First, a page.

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## Precalculus

### Unit 3: Lesson 3

Complex conjugates and dividing complex numbers# Complex number conjugates

CCSS.Math:

Sal finds the conjugate of (7-5i). Created by Sal Khan and Monterey Institute for Technology and Education.

## Video transcript

We're asked to find the
conjugate of the complex number 7 minus 5i. And what you're going to
find in this video is finding the conjugate of a complex
number is shockingly easy. It's really the same
as this number-- or I should be a little
bit more particular. It has the same real part. So the conjugate
of this is going to have the exact
same real part. But its imaginary part is going
to have the opposite sign. So instead of having a negative
5i, it will have a positive 5i. So that right there is
the complex conjugate of 7 minus 5i. And sometimes the notation
for doing that is you'll take 7 minus 5i. If you have 7 minus 5i, and you
put a line over it like that, that means I want the
conjugate of 7 minus 5i. And that will equal 7 plus 5i. Or sometimes someone
will write-- you'll see z is the variable that people
often use for complex numbers. If z is 7 minus 5i, then they'll
say the complex conjugate of z-- you put that
line over the z-- is going to be 7 plus 5i. Now you're probably
saying, OK, fairly straightforward to find a
conjugate of a complex number. But what is it good for? And the simplest reason
or the most basic place where this is useful is when
you multiply any complex number times its conjugate, you're
going to get a real number. And I want to emphasize. This right here
is the conjugate. 7 plus 5i is the
conjugate of 7 minus 5i. But 7 minus 5i is also the
conjugate of 7 plus 5i, for obvious reasons. If you started with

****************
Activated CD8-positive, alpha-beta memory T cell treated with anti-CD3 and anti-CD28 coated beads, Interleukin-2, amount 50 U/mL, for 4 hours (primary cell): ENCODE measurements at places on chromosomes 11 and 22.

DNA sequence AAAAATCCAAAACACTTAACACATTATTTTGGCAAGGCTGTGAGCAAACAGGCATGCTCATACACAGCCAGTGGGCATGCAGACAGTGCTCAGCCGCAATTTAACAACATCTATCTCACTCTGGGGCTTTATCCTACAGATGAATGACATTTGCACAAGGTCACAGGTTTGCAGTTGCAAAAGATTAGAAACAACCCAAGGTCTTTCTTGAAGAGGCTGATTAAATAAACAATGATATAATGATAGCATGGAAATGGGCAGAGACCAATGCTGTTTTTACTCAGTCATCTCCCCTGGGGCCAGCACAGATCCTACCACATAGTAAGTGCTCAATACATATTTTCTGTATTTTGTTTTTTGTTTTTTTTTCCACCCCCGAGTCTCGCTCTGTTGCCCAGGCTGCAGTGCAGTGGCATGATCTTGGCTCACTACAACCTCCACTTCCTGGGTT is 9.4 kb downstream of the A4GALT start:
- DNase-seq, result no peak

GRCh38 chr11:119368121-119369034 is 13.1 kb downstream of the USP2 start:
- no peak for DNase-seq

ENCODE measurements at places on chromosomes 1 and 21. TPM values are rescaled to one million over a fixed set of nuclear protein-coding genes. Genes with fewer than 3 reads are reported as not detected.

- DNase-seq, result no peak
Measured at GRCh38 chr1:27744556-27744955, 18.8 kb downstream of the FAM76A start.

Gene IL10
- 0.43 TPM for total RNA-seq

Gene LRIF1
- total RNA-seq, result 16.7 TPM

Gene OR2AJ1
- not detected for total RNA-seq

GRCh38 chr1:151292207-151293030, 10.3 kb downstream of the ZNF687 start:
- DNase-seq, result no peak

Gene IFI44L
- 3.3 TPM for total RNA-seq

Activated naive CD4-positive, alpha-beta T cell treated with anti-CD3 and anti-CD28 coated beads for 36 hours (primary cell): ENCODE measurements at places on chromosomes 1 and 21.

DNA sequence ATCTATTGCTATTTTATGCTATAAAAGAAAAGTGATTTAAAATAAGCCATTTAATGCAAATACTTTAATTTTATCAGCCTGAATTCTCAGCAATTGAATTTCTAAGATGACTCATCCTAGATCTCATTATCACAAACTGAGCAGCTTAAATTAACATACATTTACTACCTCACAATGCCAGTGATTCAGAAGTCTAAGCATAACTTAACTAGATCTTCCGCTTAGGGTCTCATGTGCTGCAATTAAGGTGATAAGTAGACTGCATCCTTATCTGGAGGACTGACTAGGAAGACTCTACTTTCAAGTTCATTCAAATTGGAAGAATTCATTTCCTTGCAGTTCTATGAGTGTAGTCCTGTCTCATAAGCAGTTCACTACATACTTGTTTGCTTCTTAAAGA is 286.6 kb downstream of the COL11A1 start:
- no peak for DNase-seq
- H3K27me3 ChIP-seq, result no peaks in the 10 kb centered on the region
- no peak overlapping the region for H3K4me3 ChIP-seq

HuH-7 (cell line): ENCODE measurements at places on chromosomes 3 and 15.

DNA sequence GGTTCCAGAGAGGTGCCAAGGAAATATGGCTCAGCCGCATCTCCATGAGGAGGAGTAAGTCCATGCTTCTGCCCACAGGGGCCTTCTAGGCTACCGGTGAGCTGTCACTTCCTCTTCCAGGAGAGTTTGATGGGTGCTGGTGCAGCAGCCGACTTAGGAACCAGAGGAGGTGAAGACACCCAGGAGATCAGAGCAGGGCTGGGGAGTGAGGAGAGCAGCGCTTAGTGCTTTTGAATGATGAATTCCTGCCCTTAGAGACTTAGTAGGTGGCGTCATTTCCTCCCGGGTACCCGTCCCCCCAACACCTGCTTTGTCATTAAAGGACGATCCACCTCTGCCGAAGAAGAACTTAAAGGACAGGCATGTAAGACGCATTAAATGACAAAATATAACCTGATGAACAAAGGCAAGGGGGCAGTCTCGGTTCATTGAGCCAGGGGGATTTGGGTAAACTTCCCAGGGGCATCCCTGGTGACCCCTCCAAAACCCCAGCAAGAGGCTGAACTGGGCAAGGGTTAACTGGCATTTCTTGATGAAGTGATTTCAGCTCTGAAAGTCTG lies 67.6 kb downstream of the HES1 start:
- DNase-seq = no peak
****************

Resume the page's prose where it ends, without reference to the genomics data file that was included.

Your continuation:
this and you change the sign of the imaginary
part, you would get 7 minus 5i. They're conjugates
of each other. But let me show you that when
I multiply complex conjugates that I get a real number. So let's multiply 7
minus 5i times 7 plus 5i. And I will do that in blue--
7 minus 5i times 7 plus 5i. And remember, whenever you
multiply these expressions, you really just have to multiply
every term times each other. You could do the
distributive property twice. You could do something like FOIL
to remind yourself to multiply every part of this complex
number times every part of this complex number. So let's just do
it any which way. So you'd have 7
times 7, which is 49. 7 times 5i, which is 35i. Then you have negative 5i
times 7, which is negative 35i. You can see the imaginary
part is canceling out. Then you have negative
5i times positive 5i. Well, that's
negative 25i squared. And negative 25i squared--
remember, i squared is negative 1. So negative 25i squared--
let me write this down. Negative 5i times 5i is
negative 25 times i squared. i squared is negative 1. So negative 25 times
negative 1 is positive 25. And these two guys
over here cancel out. And we're just left with 49
plus 25-- let's see, 50 plus 25 is 75. So this is just 74. So we are just left
with the real number 74. Another way to do
it-- you don't even have to do all this
distributive property. You might just
recognize that this looks like this is
something minus something times that same
something plus something. And we know this pattern
from our early algebra, that a plus b times a minus b
is equal to a squared minus b squared, is equal to a
difference of squares. And so in this case, a is 7. a squared is 49. And b, in this case, is 5i. b squared is 5i
squared, which is 25i squared, which
is negative 25. And we're subtracting that. So it's going to be
positive plus 25. You add them together. You get 74.